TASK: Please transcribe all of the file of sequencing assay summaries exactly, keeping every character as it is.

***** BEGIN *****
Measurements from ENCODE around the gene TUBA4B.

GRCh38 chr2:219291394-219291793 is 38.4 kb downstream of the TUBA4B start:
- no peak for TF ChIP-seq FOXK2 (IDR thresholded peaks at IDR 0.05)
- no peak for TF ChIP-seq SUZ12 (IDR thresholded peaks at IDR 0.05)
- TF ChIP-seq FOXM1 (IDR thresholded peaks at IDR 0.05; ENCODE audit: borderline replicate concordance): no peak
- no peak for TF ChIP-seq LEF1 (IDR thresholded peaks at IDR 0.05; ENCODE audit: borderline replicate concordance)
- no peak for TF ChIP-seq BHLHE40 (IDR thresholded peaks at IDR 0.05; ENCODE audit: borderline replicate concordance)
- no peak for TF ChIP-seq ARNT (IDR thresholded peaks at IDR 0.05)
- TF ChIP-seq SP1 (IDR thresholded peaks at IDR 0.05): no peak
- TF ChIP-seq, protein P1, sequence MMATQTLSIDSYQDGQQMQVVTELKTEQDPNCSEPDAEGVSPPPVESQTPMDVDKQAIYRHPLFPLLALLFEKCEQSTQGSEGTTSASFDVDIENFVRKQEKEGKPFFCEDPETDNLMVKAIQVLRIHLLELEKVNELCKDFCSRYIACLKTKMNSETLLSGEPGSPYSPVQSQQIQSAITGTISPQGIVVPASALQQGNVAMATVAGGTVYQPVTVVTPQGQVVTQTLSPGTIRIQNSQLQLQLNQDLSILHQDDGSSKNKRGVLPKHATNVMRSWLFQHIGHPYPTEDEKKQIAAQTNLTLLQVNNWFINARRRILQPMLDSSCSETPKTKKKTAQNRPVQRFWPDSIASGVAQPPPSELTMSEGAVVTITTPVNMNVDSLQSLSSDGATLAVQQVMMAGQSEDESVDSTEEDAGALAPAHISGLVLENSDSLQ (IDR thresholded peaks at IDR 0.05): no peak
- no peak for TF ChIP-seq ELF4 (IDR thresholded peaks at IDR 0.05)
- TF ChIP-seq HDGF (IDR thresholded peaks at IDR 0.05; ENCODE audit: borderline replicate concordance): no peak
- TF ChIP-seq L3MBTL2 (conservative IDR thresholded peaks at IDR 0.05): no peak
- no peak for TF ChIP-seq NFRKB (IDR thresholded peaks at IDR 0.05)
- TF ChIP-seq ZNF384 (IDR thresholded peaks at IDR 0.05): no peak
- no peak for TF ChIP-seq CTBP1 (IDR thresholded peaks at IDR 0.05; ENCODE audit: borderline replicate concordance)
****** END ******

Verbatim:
Measurements from ENCODE around the gene TUBA4B.

GRCh38 chr2:219291394-219291793 is 38.4 kb downstream of the TUBA4B start:
- no peak for TF ChIP-seq FOXK2 (IDR thresholded peaks at IDR 0.05)
- no peak for TF ChIP-seq SUZ12 (IDR thresholded peaks at IDR 0.05)
- TF ChIP-seq FOXM1 (IDR thresholded peaks at IDR 0.05; ENCODE audit: borderline replicate concordance): no peak
- no peak for TF ChIP-seq LEF1 (IDR thresholded peaks at IDR 0.05; ENCODE audit: borderline replicate concordance)
- no peak for TF ChIP-seq BHLHE40 (IDR thresholded peaks at IDR 0.05; ENCODE audit: borderline replicate concordance)
- no peak for TF ChIP-seq ARNT (IDR thresholded peaks at IDR 0.05)
- TF ChIP-seq SP1 (IDR thresholded peaks at IDR 0.05): no peak
- TF ChIP-seq, protein P1, sequence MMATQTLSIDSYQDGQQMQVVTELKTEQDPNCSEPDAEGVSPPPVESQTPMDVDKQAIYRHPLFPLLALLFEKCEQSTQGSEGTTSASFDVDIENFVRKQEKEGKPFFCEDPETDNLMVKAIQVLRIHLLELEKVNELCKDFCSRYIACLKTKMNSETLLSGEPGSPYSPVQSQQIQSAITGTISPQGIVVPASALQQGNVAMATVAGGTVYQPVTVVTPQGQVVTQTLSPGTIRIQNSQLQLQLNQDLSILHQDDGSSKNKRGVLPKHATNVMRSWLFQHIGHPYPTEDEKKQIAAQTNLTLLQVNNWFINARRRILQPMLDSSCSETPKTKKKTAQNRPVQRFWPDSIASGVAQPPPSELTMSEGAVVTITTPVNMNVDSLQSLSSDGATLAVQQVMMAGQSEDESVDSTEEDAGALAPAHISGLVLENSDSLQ (IDR thresholded peaks at IDR 0.05): no peak
- no peak for TF ChIP-seq ELF4 (IDR thresholded peaks at IDR 0.05)
- TF ChIP-seq HDGF (IDR thresholded peaks at IDR 0.05; ENCODE audit: borderline replicate concordance): no peak
- TF ChIP-seq L3MBTL2 (conservative IDR thresholded peaks at IDR 0.05): no peak
- no peak for TF ChIP-seq NFRKB (IDR thresholded peaks at IDR 0.05)
- TF ChIP-seq ZNF384 (IDR thresholded peaks at IDR 0.05): no peak
- no peak for TF ChIP-seq CTBP1 (IDR thresholded peaks at IDR 0.05; ENCODE audit: borderline replicate concordance)